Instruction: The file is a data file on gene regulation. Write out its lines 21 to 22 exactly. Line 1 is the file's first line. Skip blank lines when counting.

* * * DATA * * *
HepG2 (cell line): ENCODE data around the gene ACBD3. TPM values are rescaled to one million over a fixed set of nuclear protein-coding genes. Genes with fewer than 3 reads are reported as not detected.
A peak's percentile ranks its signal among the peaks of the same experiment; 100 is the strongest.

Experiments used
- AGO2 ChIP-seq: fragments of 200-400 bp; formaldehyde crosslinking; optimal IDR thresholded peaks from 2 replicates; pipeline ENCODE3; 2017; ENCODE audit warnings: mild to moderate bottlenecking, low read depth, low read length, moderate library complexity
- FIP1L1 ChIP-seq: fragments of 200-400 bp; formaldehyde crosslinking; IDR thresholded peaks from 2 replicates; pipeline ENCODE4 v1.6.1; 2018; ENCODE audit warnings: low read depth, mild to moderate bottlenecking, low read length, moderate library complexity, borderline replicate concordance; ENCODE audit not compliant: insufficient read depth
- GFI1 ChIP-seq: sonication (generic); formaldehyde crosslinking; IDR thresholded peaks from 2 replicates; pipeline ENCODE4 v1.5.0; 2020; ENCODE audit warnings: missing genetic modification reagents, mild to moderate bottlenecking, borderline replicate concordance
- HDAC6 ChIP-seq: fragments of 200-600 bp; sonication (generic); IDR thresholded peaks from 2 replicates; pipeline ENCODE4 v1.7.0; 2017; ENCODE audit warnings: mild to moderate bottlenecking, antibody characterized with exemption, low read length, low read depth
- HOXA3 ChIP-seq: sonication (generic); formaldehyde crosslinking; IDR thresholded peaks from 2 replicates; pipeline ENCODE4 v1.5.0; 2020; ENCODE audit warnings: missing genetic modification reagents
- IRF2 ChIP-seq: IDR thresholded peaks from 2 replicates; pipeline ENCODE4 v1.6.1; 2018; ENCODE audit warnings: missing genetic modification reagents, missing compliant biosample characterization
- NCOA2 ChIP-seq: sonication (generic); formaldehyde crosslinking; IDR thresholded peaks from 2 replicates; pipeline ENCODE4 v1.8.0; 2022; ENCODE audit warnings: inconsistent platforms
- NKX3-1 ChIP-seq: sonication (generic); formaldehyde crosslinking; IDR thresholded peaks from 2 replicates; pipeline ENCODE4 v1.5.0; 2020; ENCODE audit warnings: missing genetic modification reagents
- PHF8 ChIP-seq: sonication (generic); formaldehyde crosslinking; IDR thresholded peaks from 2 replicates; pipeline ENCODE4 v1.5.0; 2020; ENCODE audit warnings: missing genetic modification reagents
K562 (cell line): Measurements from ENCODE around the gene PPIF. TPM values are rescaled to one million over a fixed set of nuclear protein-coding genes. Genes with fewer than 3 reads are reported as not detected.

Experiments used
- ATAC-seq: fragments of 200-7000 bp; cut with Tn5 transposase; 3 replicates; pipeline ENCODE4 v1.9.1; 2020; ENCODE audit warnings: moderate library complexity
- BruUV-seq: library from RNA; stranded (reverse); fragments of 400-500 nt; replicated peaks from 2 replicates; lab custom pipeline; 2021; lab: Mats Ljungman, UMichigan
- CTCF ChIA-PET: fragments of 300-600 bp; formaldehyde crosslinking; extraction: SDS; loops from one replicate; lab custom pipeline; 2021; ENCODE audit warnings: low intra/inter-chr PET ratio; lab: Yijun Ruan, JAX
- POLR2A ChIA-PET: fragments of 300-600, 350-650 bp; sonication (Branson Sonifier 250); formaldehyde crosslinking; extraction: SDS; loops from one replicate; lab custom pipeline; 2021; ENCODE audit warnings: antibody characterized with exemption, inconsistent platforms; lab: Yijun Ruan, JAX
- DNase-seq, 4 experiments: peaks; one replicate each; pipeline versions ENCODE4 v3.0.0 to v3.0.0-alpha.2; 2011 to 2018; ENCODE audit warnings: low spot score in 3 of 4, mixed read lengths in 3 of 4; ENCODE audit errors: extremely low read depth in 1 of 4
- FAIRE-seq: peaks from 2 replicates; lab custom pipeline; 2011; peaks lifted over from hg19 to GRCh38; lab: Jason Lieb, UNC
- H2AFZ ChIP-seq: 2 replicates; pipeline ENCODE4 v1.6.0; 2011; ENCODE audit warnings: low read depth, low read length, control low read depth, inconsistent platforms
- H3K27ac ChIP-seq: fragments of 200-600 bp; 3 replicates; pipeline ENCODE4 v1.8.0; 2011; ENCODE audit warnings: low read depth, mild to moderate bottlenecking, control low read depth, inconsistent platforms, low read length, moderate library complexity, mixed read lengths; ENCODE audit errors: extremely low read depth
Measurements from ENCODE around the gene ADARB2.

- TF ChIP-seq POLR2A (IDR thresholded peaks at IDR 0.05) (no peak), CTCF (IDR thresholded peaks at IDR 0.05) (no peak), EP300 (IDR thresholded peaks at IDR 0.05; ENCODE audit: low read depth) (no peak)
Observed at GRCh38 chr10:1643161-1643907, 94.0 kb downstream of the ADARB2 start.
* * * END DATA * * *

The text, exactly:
- H2AFZ ChIP-seq: 2 replicates; pipeline ENCODE4 v1.6.0; 2011; ENCODE audit warnings: low read depth, low read length, control low read depth, inconsistent platforms
- H3K27ac ChIP-seq: fragments of 200-600 bp; 3 replicates; pipeline ENCODE4 v1.8.0; 2011; ENCODE audit warnings: low read depth, mild to moderate bottlenecking, control low read depth, inconsistent platforms, low read length, moderate library complexity, mixed read lengths; ENCODE audit errors: extremely low read depth